Acton Institute Powerblog

Leery of Federal Disaster Relief Help?

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In the Spring 2011 issue of Religion & Liberty, I wrote about the Christian response to disaster relief, focusing on Hurricane Katrina and the April 2011 tornadoes that decimated communities in the deep South and Joplin, Mo. in May. Included in the story is a contrast of church relief with the federal government response. From the R&L piece:

In Shoal Creek, Ala., a frustrated Carl Brownfield called the federal response “all red tape.” The Birmingham News ran a story on May 10 reporting that a “low number” of Alabama residents had applied for federal assistance for various reasons including being “leery of government help.”

Why the leeriness to reach out for federal assistance? For one, just read this AP story about the Federal Emergency Management Agency (FEMA) and their effort to collect debts or overpayment checks that were spent years ago by people trying to rebuild their lives after Hurricane Katrina. One can understand the skepticism to apply for federal assistance and it certainly highlights the mismanagement of taxpayer money at FEMA.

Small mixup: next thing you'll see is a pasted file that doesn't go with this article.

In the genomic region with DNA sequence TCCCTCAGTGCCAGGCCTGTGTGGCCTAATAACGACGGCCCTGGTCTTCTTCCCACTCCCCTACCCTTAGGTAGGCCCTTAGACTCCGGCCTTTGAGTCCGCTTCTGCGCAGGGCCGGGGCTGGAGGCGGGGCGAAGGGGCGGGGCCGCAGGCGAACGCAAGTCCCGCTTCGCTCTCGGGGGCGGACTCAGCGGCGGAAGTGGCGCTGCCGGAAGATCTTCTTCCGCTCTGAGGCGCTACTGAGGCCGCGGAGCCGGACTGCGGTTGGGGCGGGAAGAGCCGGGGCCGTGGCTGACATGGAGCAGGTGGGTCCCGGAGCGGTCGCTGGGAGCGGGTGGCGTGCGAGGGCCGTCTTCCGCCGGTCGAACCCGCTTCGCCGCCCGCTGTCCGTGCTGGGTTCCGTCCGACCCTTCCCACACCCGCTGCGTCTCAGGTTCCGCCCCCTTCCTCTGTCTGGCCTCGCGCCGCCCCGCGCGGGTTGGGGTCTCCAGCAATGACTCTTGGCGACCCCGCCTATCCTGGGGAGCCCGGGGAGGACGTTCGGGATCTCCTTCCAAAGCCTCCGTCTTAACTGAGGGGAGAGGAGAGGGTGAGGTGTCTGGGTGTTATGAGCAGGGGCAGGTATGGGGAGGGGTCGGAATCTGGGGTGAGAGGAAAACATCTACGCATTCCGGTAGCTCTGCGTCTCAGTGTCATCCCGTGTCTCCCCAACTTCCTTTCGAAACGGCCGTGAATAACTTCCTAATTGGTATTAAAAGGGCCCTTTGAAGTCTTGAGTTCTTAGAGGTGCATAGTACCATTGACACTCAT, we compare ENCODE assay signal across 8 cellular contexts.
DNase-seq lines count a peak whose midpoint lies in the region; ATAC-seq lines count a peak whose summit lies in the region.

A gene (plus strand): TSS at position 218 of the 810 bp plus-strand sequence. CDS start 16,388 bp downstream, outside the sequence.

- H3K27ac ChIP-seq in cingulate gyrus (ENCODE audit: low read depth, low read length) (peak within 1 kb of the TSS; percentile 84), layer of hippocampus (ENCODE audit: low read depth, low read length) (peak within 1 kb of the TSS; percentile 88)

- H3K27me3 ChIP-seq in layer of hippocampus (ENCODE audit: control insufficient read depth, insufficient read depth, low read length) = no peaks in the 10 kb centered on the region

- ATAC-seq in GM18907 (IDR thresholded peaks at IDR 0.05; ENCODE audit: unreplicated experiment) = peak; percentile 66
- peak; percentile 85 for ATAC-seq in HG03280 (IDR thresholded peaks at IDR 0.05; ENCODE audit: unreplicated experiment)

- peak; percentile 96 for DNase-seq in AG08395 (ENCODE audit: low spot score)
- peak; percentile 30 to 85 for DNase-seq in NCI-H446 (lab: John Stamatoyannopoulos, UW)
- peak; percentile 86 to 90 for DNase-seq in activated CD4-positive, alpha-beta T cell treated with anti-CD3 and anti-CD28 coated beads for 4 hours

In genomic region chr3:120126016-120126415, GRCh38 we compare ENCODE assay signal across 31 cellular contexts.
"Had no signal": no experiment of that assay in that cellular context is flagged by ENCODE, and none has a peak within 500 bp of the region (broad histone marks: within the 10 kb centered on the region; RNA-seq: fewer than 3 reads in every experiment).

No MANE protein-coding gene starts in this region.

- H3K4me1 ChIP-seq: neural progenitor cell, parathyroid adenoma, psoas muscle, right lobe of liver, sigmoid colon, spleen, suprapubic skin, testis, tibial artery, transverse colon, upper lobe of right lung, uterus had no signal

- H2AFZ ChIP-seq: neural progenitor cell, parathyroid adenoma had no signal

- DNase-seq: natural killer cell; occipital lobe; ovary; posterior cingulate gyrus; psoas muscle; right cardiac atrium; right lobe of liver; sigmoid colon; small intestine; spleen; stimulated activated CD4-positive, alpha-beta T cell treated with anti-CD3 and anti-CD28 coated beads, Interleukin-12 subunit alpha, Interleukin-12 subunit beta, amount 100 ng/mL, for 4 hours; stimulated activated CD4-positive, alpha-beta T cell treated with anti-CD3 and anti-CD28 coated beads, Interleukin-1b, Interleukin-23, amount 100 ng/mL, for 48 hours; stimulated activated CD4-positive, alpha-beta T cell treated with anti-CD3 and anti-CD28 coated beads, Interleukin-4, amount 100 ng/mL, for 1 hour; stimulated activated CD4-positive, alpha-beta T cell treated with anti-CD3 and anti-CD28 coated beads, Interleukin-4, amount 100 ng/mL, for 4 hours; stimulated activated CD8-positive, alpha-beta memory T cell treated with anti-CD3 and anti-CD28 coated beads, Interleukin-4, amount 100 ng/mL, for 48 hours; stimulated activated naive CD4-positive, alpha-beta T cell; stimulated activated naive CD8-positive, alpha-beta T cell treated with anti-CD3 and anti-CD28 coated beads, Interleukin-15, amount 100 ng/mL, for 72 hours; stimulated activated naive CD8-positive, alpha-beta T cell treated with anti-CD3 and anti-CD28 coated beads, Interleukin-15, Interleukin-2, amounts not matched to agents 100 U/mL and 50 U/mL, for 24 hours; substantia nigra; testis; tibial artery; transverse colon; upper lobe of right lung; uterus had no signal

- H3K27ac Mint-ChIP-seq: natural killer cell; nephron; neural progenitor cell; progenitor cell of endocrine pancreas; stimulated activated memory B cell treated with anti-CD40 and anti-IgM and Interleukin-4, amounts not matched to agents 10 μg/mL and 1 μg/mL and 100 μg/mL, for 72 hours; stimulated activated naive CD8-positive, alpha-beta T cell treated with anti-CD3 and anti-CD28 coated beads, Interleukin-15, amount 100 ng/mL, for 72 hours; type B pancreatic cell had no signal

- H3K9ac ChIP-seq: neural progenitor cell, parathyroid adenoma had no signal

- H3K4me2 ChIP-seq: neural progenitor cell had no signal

As a Katrina evacuee myself, I have written a lot about disaster response on the PowerBlog and elsewhere. Here is just one post that compares the private sector role to the federal disaster response.

Ray Nothstine is opinion editor of the the North State Journal in Raleigh, North Carolina. Previously, he was managing editor of Acton Institute's Religion & Liberty quarterly. In 2005 Ray graduated with a Master of Divinity (M.Div) degree from Asbury Theological Seminary in Wilmore, Ky. He also holds a B.A. in Political Science from The University of Mississippi in Oxford.

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